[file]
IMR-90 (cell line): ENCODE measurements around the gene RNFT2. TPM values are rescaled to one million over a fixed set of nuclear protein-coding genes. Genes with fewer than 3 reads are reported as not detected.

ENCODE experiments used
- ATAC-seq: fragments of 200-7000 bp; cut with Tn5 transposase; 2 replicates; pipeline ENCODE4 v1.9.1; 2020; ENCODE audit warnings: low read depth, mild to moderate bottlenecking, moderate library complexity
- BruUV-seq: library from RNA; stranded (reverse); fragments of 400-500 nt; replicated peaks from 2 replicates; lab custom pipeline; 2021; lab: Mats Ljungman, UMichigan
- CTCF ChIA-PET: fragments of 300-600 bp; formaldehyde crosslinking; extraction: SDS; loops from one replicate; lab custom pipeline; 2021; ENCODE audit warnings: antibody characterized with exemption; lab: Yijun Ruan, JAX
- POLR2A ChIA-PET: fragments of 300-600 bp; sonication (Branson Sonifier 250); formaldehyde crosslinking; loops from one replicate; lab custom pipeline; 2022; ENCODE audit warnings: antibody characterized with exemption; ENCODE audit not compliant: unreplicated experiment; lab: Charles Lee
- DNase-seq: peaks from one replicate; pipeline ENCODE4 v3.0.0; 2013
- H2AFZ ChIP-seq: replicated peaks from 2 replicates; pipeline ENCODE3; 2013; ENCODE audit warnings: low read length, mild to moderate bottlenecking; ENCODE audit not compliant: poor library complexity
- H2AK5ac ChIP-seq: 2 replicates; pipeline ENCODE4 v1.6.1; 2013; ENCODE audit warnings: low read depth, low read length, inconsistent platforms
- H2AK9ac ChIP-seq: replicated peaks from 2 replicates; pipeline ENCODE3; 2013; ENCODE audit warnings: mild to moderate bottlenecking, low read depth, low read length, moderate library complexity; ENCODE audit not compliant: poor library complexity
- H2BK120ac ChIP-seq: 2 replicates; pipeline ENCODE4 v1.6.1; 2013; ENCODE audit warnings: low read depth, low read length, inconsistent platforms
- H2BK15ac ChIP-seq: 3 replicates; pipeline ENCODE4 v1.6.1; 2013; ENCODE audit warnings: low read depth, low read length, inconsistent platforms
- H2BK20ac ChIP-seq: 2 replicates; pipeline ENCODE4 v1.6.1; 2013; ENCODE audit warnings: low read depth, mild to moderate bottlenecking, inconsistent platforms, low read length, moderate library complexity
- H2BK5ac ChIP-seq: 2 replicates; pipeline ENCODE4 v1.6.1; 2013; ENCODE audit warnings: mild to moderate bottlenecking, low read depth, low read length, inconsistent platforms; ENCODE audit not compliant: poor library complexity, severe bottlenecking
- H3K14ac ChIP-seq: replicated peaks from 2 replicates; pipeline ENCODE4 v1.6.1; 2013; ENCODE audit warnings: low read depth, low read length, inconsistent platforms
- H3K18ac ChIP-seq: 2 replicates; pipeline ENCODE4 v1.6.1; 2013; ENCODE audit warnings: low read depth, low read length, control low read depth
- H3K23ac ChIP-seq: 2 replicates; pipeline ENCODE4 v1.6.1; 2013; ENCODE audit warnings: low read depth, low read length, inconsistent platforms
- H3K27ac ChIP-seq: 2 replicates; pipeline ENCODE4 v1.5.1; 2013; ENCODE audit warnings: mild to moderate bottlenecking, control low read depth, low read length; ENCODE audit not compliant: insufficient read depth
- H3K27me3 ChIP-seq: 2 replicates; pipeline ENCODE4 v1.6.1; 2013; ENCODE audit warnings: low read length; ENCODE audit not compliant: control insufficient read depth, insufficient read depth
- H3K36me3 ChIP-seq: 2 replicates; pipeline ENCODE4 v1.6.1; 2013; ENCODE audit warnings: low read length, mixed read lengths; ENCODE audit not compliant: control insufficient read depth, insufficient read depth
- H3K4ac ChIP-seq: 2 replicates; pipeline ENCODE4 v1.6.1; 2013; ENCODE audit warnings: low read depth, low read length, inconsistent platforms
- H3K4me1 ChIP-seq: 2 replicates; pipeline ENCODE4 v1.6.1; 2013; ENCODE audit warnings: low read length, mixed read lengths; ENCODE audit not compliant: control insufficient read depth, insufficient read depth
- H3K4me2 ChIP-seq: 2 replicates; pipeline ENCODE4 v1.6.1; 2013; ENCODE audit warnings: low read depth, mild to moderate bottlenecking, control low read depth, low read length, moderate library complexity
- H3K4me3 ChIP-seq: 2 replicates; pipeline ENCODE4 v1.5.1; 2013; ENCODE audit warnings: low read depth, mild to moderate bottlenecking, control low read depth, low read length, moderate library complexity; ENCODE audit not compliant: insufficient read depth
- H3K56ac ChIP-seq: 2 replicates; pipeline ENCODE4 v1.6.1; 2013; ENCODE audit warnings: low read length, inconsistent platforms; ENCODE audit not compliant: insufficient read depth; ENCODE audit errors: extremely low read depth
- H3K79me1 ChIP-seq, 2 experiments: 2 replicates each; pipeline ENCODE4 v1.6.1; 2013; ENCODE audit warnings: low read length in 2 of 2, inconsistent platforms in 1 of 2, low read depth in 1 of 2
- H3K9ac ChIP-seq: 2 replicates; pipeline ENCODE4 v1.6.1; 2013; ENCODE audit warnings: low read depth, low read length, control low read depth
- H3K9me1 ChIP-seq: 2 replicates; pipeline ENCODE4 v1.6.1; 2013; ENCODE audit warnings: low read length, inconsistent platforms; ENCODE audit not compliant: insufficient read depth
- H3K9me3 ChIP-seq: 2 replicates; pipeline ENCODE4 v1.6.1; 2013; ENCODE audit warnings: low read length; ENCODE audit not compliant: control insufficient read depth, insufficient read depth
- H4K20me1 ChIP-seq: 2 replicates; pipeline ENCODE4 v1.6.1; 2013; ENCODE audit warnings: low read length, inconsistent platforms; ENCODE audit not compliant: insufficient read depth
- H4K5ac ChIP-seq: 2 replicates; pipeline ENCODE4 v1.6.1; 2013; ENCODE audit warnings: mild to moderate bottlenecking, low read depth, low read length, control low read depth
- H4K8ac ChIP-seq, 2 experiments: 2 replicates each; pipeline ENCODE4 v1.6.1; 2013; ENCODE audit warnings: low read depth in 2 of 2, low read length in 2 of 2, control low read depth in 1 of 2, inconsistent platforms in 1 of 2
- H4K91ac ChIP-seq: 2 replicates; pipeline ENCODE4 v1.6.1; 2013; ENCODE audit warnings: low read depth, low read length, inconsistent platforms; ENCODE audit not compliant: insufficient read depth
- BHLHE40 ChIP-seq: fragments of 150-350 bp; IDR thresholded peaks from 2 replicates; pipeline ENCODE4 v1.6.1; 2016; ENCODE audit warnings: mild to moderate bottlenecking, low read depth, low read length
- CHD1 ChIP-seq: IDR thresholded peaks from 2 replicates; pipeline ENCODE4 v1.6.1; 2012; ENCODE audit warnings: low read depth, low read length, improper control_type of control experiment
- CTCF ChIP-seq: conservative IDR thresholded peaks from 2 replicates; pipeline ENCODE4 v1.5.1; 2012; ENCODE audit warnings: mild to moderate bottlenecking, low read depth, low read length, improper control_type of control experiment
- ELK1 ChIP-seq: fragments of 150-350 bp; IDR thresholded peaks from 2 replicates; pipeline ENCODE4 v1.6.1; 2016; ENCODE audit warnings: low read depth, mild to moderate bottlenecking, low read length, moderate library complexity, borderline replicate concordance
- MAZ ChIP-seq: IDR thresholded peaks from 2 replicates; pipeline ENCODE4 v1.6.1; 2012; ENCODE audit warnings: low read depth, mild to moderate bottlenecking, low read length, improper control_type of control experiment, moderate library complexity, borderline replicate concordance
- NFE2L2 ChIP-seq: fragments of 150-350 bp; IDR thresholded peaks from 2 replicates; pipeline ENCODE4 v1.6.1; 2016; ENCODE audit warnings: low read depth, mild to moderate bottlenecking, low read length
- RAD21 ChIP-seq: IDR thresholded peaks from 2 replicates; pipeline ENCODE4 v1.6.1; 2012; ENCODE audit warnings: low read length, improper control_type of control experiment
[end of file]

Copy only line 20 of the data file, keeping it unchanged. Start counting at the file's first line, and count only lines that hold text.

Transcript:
- H3K36me3 ChIP-seq: 2 replicates; pipeline ENCODE4 v1.6.1; 2013; ENCODE audit warnings: low read length, mixed read lengths; ENCODE audit not compliant: control insufficient read depth, insufficient read depth